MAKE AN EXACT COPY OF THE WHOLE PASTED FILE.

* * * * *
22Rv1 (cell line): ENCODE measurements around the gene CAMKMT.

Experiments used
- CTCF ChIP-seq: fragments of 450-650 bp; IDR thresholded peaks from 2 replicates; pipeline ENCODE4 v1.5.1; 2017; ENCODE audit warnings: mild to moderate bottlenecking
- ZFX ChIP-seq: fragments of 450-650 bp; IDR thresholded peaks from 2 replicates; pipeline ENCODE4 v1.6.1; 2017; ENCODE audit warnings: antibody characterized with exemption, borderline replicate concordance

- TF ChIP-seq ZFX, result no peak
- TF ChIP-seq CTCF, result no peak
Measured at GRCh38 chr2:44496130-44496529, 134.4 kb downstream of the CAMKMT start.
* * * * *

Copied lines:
22Rv1 (cell line): ENCODE measurements around the gene CAMKMT.

Experiments used
- CTCF ChIP-seq: fragments of 450-650 bp; IDR thresholded peaks from 2 replicates; pipeline ENCODE4 v1.5.1; 2017; ENCODE audit warnings: mild to moderate bottlenecking
- ZFX ChIP-seq: fragments of 450-650 bp; IDR thresholded peaks from 2 replicates; pipeline ENCODE4 v1.6.1; 2017; ENCODE audit warnings: antibody characterized with exemption, borderline replicate concordance

- TF ChIP-seq ZFX, result no peak
- TF ChIP-seq CTCF, result no peak
Measured at GRCh38 chr2:44496130-44496529, 134.4 kb downstream of the CAMKMT start.